Throughout the school year, districts use locally written benchmark tests based on state standards to see how well they are learning the material. Benchmark testing is a tool districts use to see how students are progressing on learning content they need to be successful on the FCAT.
"We certainly check the rigor to make sure our rigor matches the rigor of the FCAT," Miller said. When students struggle in certain areas, they get remediation immediately, she said.
St. Lucie County uses benchmark testing as "a diagnostic tool for teachers to measure individual student academic progress in the curriculum," district spokeswoman Janice Karst wrote in an email to Scripps Treasure Coast Newspapers.
"The tests, for which questions are developed locally with appropriate rigor, are not intended to be reflective of those that will appear on the FCAT, but rather are developed following the district's curriculum for formative and summative evaluation of student learning," Karst wrote in the email.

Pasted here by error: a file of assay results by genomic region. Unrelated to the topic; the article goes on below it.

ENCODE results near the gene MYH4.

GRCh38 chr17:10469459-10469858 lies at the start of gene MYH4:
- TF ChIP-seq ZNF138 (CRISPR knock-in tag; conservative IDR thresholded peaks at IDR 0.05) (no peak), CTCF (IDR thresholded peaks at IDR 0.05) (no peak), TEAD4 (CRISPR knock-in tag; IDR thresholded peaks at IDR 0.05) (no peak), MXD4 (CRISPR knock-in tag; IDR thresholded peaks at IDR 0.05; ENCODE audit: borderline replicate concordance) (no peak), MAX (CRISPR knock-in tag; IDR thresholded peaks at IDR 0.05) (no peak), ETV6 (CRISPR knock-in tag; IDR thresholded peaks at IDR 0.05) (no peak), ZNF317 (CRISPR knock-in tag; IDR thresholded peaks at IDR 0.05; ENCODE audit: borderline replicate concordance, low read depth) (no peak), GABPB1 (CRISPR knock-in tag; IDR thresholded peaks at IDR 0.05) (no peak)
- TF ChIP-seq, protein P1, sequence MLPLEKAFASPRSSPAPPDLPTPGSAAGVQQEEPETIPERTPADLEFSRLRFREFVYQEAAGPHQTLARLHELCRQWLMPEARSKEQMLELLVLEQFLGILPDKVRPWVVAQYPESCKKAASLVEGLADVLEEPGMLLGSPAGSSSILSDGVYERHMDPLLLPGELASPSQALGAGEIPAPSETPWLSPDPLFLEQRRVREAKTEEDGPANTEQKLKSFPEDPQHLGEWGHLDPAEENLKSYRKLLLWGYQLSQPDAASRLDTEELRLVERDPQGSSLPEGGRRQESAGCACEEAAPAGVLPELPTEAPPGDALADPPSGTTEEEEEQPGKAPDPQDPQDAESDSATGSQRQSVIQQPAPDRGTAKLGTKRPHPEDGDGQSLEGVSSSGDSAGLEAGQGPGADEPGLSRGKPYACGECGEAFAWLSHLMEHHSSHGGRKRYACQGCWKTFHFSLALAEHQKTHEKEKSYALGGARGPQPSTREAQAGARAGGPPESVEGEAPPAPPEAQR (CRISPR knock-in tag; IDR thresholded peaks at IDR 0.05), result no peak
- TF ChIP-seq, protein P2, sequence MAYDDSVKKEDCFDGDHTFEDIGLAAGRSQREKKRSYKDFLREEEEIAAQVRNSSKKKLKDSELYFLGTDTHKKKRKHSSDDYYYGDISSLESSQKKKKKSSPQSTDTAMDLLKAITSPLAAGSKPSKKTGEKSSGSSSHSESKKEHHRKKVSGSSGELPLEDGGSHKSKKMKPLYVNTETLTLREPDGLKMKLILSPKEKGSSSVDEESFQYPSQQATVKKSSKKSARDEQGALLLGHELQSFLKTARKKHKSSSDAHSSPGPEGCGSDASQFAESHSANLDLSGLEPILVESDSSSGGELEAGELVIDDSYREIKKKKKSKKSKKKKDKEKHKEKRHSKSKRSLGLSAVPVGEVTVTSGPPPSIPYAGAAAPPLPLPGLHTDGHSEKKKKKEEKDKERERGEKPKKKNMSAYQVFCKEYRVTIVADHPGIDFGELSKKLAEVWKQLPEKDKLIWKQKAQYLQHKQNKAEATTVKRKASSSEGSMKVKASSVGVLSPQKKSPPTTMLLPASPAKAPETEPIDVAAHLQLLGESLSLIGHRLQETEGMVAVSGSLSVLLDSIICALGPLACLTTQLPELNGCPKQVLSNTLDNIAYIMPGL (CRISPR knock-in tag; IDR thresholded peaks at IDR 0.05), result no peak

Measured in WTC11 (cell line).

Some districts, such as Indian River County, also have included the more rigorous Common Core standards into classroom lessons. Common Core, which replaces the Florida Sunshine State Standards in 2014-2015, is a national set of standards designed to make students college- and career-ready. Common Core has been adopted by 45 states including Florida.
"We got on board right away," said Chris Kohlstedt, director of Assessment and Accountability for the Indian River County School District. Common Core is a new way of teaching, designed to help students learn a higher level of thinking, he said.
Beginning with the 2014-2015 school year, the FCAT will be replaced with online standardized tests associated with the Common Core.
Q. What is the Florida Comprehensive Assessment Test?
A. The FCAT is an exam that measures student performance on the state's core curriculum in reading, math, science and writing.
Q. Who takes the FCAT?
A. Students in grades four, eight and 10 take FCAT Writing no earlier than the week of March 1. All public school students in grades three through 10 take the reading section and students in grades three through eight take the math section no earlier than the week of April 15. Students in grades five and eight also take the science FCAT and also take the test no earlier than the week of April 15.